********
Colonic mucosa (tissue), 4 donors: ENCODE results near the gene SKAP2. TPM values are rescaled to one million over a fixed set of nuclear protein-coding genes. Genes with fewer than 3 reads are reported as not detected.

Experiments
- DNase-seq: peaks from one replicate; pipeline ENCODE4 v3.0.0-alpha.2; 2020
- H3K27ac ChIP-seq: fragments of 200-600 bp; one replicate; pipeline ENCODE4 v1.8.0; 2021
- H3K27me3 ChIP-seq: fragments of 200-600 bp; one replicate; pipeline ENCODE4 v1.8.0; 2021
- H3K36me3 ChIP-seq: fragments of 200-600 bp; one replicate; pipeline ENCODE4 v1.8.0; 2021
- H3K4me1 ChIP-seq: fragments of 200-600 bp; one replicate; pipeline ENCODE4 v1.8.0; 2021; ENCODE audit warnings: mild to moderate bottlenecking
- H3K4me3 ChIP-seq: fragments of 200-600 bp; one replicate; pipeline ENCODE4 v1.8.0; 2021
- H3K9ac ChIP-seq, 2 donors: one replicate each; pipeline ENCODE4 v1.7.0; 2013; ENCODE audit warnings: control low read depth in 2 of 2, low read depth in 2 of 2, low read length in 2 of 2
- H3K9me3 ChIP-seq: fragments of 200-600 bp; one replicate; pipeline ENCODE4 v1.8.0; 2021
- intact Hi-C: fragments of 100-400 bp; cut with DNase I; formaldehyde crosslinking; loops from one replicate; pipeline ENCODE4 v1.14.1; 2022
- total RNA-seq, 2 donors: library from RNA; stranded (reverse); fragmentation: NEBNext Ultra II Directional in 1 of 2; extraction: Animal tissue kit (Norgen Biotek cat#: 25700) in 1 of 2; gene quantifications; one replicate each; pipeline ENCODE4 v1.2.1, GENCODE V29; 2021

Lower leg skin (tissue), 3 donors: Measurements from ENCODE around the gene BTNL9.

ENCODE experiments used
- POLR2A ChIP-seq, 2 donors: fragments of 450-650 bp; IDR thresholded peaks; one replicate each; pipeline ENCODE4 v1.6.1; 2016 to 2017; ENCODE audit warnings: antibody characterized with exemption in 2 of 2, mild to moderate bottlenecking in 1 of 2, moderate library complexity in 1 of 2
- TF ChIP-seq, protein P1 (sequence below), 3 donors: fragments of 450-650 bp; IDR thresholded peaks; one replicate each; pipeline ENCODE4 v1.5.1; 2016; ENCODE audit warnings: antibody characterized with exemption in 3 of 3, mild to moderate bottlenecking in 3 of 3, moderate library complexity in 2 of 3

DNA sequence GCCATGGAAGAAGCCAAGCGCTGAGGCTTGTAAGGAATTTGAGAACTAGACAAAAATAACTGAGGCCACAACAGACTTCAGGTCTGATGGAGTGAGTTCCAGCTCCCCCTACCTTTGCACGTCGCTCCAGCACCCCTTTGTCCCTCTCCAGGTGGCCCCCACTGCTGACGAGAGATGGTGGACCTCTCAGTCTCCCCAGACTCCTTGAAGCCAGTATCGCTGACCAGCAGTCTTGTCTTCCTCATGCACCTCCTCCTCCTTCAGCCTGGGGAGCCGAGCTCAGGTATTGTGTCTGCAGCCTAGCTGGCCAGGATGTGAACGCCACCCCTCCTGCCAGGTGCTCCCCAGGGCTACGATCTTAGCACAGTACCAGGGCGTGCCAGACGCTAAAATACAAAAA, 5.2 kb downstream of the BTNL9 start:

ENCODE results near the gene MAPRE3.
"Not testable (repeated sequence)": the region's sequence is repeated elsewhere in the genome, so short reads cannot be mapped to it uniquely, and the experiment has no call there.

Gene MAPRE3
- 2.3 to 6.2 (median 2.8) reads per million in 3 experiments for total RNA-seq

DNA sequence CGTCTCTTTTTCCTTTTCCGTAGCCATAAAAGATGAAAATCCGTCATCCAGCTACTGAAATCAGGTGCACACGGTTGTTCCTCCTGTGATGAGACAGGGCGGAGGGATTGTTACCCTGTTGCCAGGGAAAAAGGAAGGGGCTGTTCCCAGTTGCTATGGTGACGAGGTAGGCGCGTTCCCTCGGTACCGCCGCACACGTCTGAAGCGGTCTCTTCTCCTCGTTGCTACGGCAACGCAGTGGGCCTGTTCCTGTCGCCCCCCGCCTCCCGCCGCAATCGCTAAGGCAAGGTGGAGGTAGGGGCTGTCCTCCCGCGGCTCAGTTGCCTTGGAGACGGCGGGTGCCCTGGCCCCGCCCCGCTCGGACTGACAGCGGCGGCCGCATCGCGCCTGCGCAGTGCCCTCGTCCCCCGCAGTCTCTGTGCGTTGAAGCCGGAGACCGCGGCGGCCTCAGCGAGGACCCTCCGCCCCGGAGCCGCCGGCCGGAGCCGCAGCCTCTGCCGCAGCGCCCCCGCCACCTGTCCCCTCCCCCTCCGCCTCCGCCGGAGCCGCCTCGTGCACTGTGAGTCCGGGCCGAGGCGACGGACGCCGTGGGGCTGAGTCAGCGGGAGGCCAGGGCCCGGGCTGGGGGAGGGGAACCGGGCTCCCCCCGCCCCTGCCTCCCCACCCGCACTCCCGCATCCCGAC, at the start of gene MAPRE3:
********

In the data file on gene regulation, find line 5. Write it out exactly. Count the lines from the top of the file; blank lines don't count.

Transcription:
- H3K27me3 ChIP-seq: fragments of 200-600 bp; one replicate; pipeline ENCODE4 v1.8.0; 2021